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Classic Red Barn
Tan Heritage Facade
Grey Heritage Facade
Red & White Heritage Facade
CD #1 contains
Open Air Market
CD #1 US$9.99
CD #2 contains
Light Grey Facade
CD #2 US$9.99
CD #3 contains
Yellow/Black Victorian House
Tank Engine train set
CD #3 US$9.99
CD #4 contains
Dark Grey Sedan
CD #4 US$9.99
There are several types of towns that we typically see when people post pics of their creations:
There are plenty of towns which mix styles, or where buildings settle somewhere between the styles described. Parts from one style like Fabuland can often be used creatively in other styles.
- "Lego-Set" style - includes many official Lego Town/City sets and other buildings in the same style: heavily compressed, open on at least one side for play access, often no stairs or other access to upper floors. This style has the advantage that it uses fewer bricks per building, and it's great where kids will play with your town.
Brendan Coughlin's Clarksdale
- "Futuristic / Fantasy" style - uses normal town pieces and pieces from other themes in creative ways to form buildings and scenes which fit outside the "real world". These might be underwater, in space, or planet-bound in some future time or parallel universe.
Example: Brad Hamilton's Bricktopia
- "Realistic" style - very detailed models which are as realistic as possible within the limits of scale. Scale is usually to match minifigs rather than the larger scale used in the Minilands at Legoland parks. Often used by train clubs to make towns for their exhibition layouts.
Example: Kevin Wilson's City Block diorama
- "Fabuland" style - uses the old Fabuland figures and sets, or the newer Mickey Mouse sets which use many of the same distinctive pieces. Buildings and scenes are often "cartoon-y" or humorous.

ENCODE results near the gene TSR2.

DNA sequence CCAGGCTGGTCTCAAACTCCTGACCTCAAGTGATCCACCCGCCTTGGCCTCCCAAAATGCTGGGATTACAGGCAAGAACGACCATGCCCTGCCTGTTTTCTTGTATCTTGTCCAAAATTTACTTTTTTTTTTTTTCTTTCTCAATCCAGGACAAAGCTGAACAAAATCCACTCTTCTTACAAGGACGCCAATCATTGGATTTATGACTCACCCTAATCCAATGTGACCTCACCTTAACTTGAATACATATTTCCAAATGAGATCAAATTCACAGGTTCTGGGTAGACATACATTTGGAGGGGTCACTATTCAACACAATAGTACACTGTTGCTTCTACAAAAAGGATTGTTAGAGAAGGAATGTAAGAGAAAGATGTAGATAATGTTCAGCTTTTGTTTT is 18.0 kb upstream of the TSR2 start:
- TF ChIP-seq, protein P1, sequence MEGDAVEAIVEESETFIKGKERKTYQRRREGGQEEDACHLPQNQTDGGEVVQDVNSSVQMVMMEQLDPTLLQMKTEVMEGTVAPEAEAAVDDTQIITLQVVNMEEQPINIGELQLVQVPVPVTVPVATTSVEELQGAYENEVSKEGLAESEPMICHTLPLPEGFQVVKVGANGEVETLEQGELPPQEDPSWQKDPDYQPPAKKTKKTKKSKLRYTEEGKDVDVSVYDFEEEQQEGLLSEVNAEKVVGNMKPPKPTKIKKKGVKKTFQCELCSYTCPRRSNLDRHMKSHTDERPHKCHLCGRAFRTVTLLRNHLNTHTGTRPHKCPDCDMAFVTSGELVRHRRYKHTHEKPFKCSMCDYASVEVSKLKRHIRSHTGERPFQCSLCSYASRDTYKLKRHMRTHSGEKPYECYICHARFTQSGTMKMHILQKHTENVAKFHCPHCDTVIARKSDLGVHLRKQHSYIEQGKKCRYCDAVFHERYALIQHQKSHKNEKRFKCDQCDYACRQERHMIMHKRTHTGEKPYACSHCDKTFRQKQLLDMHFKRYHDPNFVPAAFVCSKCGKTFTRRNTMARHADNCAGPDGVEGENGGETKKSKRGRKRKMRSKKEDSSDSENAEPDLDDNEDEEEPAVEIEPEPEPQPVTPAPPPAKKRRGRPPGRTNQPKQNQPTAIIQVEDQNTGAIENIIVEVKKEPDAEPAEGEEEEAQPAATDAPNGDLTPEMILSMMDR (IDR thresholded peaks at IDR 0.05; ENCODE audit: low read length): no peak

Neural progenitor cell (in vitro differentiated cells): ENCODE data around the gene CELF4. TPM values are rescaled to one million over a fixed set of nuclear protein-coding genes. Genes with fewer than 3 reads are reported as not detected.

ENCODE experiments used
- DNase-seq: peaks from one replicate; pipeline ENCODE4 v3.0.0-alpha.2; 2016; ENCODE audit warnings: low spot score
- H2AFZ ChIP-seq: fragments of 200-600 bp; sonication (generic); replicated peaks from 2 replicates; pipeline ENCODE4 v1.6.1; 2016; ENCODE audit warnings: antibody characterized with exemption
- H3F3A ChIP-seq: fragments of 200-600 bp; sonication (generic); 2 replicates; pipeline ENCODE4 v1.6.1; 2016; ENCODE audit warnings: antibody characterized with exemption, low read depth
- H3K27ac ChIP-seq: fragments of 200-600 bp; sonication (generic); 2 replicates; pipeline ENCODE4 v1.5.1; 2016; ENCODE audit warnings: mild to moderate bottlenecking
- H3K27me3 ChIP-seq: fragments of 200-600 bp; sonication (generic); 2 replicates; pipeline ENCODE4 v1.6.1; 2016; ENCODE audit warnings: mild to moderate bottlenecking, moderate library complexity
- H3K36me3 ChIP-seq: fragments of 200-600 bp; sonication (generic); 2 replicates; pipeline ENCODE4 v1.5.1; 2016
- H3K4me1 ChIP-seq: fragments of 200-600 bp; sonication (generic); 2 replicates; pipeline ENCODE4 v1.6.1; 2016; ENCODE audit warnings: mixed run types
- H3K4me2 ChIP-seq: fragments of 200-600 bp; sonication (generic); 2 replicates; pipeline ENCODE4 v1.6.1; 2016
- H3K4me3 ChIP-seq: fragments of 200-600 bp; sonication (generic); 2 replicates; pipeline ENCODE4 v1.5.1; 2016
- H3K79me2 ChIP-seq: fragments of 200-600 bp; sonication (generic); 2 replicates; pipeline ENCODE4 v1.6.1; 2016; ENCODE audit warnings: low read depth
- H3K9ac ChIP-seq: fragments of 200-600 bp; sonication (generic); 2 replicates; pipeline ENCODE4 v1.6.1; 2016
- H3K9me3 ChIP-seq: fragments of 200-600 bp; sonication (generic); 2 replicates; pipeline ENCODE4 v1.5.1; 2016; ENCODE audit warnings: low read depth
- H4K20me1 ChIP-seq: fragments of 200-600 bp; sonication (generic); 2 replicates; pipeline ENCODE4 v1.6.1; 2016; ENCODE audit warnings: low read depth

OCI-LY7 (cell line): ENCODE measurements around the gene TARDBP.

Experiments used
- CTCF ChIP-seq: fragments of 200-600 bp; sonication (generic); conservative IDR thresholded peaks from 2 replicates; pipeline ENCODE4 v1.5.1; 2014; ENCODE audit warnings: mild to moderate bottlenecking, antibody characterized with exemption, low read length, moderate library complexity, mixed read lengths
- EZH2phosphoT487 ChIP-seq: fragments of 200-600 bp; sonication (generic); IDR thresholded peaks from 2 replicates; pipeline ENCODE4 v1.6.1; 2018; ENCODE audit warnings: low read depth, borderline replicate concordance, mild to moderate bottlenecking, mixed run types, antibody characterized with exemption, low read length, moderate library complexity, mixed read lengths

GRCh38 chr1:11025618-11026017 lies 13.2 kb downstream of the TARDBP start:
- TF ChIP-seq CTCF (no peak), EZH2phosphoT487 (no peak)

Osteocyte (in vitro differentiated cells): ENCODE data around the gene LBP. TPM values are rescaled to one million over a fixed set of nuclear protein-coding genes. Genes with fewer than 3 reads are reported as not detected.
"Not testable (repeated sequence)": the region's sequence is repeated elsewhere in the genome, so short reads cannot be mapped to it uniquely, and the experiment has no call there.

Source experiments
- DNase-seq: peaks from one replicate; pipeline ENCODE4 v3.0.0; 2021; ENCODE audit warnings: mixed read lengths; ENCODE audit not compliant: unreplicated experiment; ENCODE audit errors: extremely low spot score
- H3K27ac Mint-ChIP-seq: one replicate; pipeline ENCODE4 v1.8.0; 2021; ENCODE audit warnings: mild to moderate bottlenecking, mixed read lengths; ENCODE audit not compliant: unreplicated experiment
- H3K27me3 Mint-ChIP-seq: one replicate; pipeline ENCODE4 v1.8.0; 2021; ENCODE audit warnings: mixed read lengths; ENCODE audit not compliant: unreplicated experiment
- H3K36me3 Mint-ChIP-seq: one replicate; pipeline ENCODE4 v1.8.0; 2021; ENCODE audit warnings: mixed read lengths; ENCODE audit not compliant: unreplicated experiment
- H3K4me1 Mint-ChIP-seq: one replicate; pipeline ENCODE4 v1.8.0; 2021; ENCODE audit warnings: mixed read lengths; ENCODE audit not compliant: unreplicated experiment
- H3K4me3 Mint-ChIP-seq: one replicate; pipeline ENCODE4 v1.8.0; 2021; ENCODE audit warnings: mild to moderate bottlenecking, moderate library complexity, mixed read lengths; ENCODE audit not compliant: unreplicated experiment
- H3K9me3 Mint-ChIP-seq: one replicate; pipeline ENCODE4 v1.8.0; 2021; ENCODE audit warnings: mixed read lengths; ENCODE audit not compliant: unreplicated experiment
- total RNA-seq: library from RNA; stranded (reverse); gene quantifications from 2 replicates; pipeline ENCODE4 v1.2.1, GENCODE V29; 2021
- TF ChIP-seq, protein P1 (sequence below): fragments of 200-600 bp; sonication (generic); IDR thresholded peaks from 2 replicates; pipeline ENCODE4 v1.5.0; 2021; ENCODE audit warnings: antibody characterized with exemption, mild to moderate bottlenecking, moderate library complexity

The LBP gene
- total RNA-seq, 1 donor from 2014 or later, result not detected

Example: Sheree Rosenkrantz's Fabuworld (unfortunately not a whole city yet... c'mon Sheree!)
People also build their towns at different scales:
Whatever style or scale you pick, your town can be as creative as you want to make it.
- Minifig scale - scaled to fit minifigs so that doors are 5 or 6 bricks high and ceiling heights are usually 6-7 bricks (depending on the size of the building). Cars are usually 4 studs wide to fit on the standard Lego road plates, but large vehicles may grow to 5, 6 or 7 studs wide. Matches the scale of Lego trains, either 6 or 8 studs wide. (See Realistic, Lego Set and Fantasy style examples above)
- Classic Town scale - dates from the pre-minifig era when doors were 3 bricks high and two wide, and there was a variety of larger and smaller window sizes (see Gary Istok's "History of Lego" series at http://www.lugnet.com/?p=history-of-lego for more details on classic windows). People can be represented by 1x1 round bricks: stacked 2 high for an adult, used singly for children.
Example: Gary Istok's buildings (but pictures seem to have disappeared from the Net!)
- Microfig scale - buildings are tiny, maybe only one or two bricks, and a town can fit on a single baseplate. This scale allows you to create a whole town without getting hung up on details of individual buildings.
Example: Joel Kuester's Falblade
- Technic/Belville scale - uses the figures from these themes, which are about 3" high, and scales buildings to fit them. Not common because there are no ready-made doors and windows for this scale, and the large buildings need lots of bricks.
- Miniland scale - as used in the incredibly detailed towns in Legoland parks. Not much used by fans because it takes a gargantuan number of bricks.
Example: Legoland Windsor
- Creator Fig scale - not seen yet since the Creator and Jack Stone sets which contain these figs are relatively new and don't have a big fan following, but I'm sure we'll see some eventually.
Next: Tables and other Underpinnings
My intention with these web pages is to gather together as much information as possible about building Lego towns: not to prescribe a "One Right Way" to do it, but to describe a variety of possible ways along with their pros and cons. As always, this is a work in progress; if there's information you'd like to see added (new articles or additions to existing articles), please email me and let me know!
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Copyright © 2002 Kevin R. Wilson
Last Revision 9 Apr 2002